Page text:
Tile Is Healthier Than Carpet


Health has always been important, and now that COVID has been in the spotlight for over a year and a half in the United States, there is even more of a focus on not just health, but staying healthy. According to the American Lung Association, one of the first organs that is attacked by the virus is the lungs. Interestingly enough, there is another culprit that is silently attacking our lungs. It is not a virus and can be found in the environment. This culprit is also inside our homes and workplaces. It is something called volatile organic compounds, or VOC’s.

Health experts have listed VOC’s as a human carcinogen stating that extended exposure to some of them can cause long-term and short-term health effects. Some of these health effects are reduced pulmonary function, asthma and even lung cancer. In the environment, VOC’s lead to smog and ozone along with ozone layer depletion in the stratosphere. So they are all around bad, and keeping the levels as low as possible will benefit everyone.

More about VOC’s.


Keeping VOC levels low and adding outdoor air to the indoors has also been proven to increase cognitive function. Harvard released a study around VOC’s that compared cognitive function within conventional buildings, green buildings and enhanced green buildings. Conventional buildings had about 500 micrograms per square meter, μg/m3, of VOC’s with 20 cubic feet per minute, cfm, of outdoor air per person. Green buildings had approximately 50 μg/m3 with 20 cfm outside air per person. Finally, enhanced green buildings had 50 μg/m3 with 40 cfm of outside air per person. The study found that cognitive function was 61% higher in the green buildings and 101% higher in enhanced green buildings.

To counter act VOC’s, many homeowners, architects and contractors are looking for products that have as little VOC’s as possible. Luckily, there are products that are not only more environmentally friendly than others, but also have lower VOC levels. One of those products that has a low level of VOC’s is ceramic tile.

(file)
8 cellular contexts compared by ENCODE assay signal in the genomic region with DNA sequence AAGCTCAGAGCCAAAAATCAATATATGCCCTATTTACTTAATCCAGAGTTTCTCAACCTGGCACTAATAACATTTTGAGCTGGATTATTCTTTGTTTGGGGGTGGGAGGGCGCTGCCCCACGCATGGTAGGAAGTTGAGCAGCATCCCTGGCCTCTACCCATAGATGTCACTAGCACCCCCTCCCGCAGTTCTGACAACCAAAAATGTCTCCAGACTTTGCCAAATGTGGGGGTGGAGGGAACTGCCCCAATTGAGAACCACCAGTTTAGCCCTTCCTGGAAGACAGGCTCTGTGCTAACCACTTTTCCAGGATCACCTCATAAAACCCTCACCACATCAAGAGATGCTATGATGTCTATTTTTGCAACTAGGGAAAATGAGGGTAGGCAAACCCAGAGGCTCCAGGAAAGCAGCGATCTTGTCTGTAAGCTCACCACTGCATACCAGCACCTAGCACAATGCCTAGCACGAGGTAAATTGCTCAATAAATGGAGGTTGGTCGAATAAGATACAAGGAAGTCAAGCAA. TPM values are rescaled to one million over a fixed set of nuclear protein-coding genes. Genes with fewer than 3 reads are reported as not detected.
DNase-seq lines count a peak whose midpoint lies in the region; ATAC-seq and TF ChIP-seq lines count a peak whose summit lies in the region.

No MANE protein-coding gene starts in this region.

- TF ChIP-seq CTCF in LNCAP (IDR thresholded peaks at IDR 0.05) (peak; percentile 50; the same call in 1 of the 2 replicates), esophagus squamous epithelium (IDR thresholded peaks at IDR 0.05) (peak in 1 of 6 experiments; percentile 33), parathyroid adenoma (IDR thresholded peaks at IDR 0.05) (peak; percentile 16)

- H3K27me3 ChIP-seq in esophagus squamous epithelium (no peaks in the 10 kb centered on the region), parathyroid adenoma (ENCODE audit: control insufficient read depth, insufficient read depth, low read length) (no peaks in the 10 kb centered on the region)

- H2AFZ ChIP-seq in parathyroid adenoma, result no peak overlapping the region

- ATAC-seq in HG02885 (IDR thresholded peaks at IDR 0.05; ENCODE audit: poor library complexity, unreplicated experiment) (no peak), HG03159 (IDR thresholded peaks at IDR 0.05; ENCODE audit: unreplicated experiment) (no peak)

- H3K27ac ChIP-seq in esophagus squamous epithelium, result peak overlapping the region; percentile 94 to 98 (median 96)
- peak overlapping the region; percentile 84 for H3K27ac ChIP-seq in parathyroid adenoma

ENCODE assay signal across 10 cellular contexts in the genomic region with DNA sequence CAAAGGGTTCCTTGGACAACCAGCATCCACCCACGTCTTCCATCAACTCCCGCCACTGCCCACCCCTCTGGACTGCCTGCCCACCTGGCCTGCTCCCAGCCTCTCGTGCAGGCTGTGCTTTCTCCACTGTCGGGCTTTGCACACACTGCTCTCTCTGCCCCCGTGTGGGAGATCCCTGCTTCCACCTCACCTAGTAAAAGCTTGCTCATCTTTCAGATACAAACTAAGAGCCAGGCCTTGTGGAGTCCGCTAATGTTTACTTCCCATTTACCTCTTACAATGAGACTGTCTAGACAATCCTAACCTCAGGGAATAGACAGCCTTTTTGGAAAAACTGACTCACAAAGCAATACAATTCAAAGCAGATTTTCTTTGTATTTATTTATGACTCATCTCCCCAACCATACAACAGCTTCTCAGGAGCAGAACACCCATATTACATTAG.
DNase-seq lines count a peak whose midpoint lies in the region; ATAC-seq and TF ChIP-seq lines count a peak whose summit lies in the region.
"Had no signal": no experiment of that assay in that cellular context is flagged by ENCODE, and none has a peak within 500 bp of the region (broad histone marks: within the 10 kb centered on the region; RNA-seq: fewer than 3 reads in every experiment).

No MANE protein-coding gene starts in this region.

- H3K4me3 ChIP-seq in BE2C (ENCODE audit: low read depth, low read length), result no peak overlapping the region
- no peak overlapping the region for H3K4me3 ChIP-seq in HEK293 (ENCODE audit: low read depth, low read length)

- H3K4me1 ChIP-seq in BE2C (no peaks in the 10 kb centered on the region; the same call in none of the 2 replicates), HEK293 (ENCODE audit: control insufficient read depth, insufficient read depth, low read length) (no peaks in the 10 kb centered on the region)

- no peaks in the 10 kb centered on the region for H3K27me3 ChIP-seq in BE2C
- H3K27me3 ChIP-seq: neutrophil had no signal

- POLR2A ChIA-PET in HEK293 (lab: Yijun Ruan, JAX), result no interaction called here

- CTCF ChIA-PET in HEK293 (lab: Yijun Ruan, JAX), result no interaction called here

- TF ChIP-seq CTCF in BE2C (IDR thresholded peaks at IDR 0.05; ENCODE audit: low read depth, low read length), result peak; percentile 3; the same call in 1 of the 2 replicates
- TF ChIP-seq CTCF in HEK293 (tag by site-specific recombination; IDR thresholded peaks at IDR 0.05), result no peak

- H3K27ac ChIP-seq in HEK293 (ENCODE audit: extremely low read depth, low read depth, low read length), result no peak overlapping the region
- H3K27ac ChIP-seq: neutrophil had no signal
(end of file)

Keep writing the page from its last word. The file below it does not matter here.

What can be done?


Ceramic tile is one of the most environmentally friendly types of tile on the market, as it is made from clay and often mixed with gypsum, ground shale, sand, vermiculite, or talc. So when it comes to indoor use and the Total Volatile Organic Compounds, or TVOC, including the adhesives that are needed for installation, they fare better than carpet. Carpets, and the adhesives they use, are said to have around 976g per liter of TVOC’s. Even “low-VOC” adhesive use has shown 698g per liter of TVOC’s. Compare this to the <2,39g per liter that is in ceramic tile and a latex fortified Portland cement based cement, like CementPro products, and the choice is obvious when health is a concern.

This is no secret either, as the ceramic tile industry is expected to grow at a compound annual growth rate, or CAGR, of 6.5% from 2020-2027. So contractors and retailers should expect to see an increase in sales of ceramic tile as well as their adhesives.

CementPro has several products that can be used for the installation of ceramic tile, and they are all made from the finest materials imported from around the world. Visit our products page to explore the options.